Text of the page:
Storms are disturbances in the atmosphere (air surrounding Earth) that bring severe weather: heavy rain and snow, high winds, lightning and thunder, tornadoes, and hail.
There are storms that are mild, such as rainstorms, which are beneficial, bringing needed rainfall for plants, animals, and waterways. Yet storms also have the potential to cause great harm. Hurricanes batter coastlines and islands with high winds, drenching rain, and waves.
Thunderstorms and blizzards can cause floods and dangerous traveling conditions. During thunderstorms, lightning can ignite brush fires, and hail can destroy crops. Tornadoes can cut swaths of destruction across anything in its path.
Storms occur in unstable or changing areas of the atmosphere where warm, light air rises rapidly from the land surface. The general conditions that spawn storms are well known; hot summer days in the American Midwest almost always produce thunderstorms.
Cold air low pressure areas cause blizzards in the winter, which sweep eastward and warm seas feeding tropical low pressure systems cause hurricanes that spin from the tropical Atlantic Ocean from June through November. Predicting the exact location, severity, and timing of storms, however, is very difficult.
Although weather forecasting and storm warning systems have become more accurate in recent years, severe weather still takes humans by surprise. Storms cause billions of dollars of damage and kill thousands of people each year around the world.
Thunderstorms form where plumes or masses of warm, moist air rise into cool air above. In temperate climates like central North America, thunderstorms are most common during the spring and summer, but they can also form in the winter.
Temperature differences between rising areas of warm air and cool air surrounding them create air currents (moving stream of air) called updrafts and downdrafts.
Vertically (upwards and downwards) circulating thunderstorm clouds have central updrafts (areas of rising air) surrounded by a ring of downdrafts (areas of falling air). Tall, billowing, black clouds form, called cumulonimbus clouds or thunderheads.
Heavy rain falls. Moving water and ice particles within the clouds create electrical charges, causing lightning bolts to zap between clouds and the ground. Thunder booms and crackles. Thunder is the sound created by the electrical discharge of lightning.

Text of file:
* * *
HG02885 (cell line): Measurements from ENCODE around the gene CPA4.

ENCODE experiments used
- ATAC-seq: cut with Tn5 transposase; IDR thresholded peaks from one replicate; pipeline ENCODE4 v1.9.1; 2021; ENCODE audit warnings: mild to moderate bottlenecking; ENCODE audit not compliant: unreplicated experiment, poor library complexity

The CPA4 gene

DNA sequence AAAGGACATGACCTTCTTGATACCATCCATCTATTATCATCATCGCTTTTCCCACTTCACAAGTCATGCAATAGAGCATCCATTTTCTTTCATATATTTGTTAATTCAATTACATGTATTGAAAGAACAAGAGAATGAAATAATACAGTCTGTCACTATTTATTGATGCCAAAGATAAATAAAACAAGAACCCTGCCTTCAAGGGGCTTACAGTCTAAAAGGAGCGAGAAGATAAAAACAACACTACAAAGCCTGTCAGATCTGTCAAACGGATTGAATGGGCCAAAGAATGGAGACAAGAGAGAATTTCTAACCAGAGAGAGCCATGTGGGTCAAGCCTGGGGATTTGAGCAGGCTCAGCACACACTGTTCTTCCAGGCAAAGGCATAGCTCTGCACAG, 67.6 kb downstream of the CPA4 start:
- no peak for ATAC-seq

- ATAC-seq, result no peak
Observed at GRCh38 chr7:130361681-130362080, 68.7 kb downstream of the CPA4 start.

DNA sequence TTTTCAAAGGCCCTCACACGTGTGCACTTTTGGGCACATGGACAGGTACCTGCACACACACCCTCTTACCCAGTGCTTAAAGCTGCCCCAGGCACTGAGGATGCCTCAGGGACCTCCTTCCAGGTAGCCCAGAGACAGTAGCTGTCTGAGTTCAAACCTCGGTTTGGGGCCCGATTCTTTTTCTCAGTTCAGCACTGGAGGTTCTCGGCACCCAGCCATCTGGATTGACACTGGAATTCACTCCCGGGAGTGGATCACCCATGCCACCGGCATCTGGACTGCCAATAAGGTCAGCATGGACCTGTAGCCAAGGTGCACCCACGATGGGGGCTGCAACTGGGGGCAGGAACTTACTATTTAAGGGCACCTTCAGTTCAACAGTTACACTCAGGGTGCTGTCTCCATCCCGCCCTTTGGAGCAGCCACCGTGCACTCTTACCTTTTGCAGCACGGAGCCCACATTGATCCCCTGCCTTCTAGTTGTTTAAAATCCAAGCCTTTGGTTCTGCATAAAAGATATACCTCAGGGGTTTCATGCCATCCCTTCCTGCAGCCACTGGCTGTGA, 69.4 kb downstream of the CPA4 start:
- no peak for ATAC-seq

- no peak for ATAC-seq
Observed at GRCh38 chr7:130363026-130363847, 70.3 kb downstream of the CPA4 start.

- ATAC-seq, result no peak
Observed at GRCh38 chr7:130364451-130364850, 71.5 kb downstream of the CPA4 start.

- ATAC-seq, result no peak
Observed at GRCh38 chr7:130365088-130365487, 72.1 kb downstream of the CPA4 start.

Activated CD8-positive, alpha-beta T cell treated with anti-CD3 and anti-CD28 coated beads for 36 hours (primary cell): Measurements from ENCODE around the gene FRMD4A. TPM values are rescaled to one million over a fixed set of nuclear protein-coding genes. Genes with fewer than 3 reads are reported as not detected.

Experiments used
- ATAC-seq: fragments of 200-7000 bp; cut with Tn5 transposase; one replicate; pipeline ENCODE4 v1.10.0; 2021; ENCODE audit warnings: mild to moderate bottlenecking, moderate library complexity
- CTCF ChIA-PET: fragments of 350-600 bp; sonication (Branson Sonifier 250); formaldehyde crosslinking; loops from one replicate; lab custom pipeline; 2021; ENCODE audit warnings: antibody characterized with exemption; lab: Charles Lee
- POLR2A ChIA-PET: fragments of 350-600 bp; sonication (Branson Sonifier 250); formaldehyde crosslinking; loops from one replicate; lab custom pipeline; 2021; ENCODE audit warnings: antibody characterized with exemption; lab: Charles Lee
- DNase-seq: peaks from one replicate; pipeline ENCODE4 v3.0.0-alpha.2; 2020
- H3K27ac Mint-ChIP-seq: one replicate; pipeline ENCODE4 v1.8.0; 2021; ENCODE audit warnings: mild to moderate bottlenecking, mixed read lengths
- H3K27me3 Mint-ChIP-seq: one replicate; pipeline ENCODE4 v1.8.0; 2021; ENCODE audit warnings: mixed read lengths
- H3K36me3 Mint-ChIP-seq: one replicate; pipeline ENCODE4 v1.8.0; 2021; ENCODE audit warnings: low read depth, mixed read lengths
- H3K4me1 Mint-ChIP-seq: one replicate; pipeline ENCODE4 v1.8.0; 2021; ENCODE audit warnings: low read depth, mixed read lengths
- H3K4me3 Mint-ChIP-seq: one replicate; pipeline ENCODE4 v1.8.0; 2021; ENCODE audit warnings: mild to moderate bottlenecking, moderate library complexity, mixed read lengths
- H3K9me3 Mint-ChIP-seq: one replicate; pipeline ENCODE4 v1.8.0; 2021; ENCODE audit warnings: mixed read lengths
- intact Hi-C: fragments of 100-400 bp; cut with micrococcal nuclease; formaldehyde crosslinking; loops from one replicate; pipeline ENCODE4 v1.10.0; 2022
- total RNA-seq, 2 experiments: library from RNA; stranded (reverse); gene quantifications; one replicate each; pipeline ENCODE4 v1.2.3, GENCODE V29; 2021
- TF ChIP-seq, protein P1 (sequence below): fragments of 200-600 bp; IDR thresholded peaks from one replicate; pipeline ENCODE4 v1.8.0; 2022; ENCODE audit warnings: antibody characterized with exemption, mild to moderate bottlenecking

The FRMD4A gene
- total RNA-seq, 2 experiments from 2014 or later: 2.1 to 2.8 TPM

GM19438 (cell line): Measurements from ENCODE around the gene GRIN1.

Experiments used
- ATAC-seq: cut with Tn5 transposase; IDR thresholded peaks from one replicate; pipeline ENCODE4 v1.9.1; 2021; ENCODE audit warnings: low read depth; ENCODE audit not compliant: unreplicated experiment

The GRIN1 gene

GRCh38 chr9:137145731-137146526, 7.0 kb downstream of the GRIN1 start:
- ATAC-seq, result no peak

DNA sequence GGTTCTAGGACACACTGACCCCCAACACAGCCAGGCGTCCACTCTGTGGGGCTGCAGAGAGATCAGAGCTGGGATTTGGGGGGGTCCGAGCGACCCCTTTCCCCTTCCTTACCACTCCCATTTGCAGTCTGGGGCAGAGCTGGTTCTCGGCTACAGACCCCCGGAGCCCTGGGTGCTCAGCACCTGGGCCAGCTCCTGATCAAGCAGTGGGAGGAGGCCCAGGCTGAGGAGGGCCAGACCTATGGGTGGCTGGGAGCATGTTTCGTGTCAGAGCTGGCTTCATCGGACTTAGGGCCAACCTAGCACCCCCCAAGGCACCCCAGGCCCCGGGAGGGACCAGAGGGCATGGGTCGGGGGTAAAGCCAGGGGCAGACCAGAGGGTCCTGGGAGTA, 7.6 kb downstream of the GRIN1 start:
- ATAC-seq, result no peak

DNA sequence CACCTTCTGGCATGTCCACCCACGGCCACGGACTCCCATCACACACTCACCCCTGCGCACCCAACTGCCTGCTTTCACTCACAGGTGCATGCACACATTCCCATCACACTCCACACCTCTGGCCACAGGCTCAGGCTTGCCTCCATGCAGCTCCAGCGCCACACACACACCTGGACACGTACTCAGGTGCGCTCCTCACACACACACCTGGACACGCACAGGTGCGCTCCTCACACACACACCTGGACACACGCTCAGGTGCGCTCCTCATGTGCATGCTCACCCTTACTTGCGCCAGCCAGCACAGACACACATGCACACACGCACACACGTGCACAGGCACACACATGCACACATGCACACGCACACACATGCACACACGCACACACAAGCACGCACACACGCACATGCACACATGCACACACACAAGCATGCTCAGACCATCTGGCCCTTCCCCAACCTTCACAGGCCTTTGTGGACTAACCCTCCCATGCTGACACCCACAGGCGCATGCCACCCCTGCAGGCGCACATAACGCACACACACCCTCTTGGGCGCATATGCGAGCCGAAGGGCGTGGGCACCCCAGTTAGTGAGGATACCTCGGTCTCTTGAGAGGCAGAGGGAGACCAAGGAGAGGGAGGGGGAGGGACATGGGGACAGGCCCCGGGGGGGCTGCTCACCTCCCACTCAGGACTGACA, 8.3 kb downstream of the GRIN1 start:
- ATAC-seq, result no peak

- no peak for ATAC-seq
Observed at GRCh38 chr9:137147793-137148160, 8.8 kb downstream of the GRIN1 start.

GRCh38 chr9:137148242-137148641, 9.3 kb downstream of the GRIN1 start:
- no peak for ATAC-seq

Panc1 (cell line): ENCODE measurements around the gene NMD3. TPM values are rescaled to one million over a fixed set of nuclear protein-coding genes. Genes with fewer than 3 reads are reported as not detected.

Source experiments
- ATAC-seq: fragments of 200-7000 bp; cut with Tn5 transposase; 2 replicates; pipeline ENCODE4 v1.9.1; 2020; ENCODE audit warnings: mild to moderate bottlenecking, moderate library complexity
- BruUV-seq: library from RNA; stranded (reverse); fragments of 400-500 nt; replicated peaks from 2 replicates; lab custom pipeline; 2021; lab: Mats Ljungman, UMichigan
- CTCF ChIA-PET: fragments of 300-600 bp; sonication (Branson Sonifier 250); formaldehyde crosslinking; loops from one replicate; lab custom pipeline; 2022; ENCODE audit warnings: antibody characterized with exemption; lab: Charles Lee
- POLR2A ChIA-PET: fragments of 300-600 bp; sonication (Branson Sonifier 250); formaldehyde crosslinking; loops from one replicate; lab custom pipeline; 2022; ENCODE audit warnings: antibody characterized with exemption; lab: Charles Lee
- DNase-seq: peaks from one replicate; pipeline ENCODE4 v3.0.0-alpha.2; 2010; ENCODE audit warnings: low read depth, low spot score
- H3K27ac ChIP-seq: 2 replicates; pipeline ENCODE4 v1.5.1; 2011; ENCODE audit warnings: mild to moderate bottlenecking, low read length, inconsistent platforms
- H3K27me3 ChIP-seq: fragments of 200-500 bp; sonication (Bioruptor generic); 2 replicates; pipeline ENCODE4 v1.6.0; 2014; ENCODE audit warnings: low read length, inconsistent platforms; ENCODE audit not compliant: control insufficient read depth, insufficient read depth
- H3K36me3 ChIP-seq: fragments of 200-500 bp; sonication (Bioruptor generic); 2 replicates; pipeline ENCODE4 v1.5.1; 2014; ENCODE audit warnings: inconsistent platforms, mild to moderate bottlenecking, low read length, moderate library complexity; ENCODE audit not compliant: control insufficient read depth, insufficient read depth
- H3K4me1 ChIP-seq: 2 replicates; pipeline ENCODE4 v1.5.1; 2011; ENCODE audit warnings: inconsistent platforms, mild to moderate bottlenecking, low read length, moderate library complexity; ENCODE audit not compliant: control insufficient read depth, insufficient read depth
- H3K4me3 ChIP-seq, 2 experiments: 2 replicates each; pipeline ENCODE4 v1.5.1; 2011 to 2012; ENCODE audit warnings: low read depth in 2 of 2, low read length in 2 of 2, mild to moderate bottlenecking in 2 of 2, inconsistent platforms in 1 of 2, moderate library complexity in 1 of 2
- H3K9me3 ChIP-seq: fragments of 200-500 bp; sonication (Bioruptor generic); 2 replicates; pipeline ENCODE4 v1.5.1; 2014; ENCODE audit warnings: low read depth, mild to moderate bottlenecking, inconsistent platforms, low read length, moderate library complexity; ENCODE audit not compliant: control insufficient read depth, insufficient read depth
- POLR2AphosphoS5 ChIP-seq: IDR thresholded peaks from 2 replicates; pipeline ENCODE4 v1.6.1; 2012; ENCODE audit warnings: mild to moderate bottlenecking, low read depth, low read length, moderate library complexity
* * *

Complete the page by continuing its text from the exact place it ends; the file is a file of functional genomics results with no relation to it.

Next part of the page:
Three ingredients are a recipe for a thunderstorm: warm, moist air near the land surface; cool, dry air above; and something to lift the warm air. Mountain ranges, moving weather fronts (a line between two air masses with differing characteristics, bringing changing weather), converging winds, and uneven heating of land and sea surfaces can all provide an upward push. Sometimes, the rising air is fairly dry, and clouds form that produce lightning but no rain.
A line of thunderstorms can form along the moving front of an air mass. In the summertime, thunderstorms roll across the American Great Plains each afternoon as the land surface heats unevenly. Afternoon lightning and cloudbursts are very common in the Rocky Mountains when warm, moist air rises up the face of the mountain.
Most thunderstorms are short-lived, single cell (brief, small) and multi-cell storms (storms with multiple storm-producing clouds) that may produce lightning and heavy rain, but rarely cause severe damage. The most intense thunderstorms, called supercells, will produce battering hail, flash floods, high winds, and tornadoes.
Tornadoes, or twisters, are narrow columns of violently spinning air that extend, finger-like, from the bases of cumulonimbus clouds during intense supercell thunderstorms. Tornadoes form when instability within the storm causes spiraling air circulation.
The base of the storm cloud lowers, and becomes a spinning cloud called a wall cloud. Wall clouds can sometimes develops protruding lumps called mammatus clouds. Tornadoes are whirlpools of upward-moving air that descend from the parent wall cloud to the ground.
The portion of a tornado that actually touches the ground is usually quite small. Numerous accounts describe twisters that completely destroy a structure while leaving an immediate neighbor’s property untouched.
Small whirlwinds like dust devils (small, circular, brief winds on land) and some waterspouts (a column of rotating air, similar to a tornado, over a body of water) can also develop away from a parent thunderstorm.
Meteorologists (weather scientists) classify tornadoes as weak, strong, or violent. Weak and strong tornadoes spin less than about 200 miles per hour (322 kilometers per hour). They can knock over trees, pick up objects and fling them like missiles, demolish mobile homes, and tear roofs from framed houses.
Violent tornadoes can completely destroy a well built home or lift a large object like a car. Thankfully, these are quite rare; only two twisters out of every hundred have winds that exceed 200 miles per hour (322 kilometers per hour).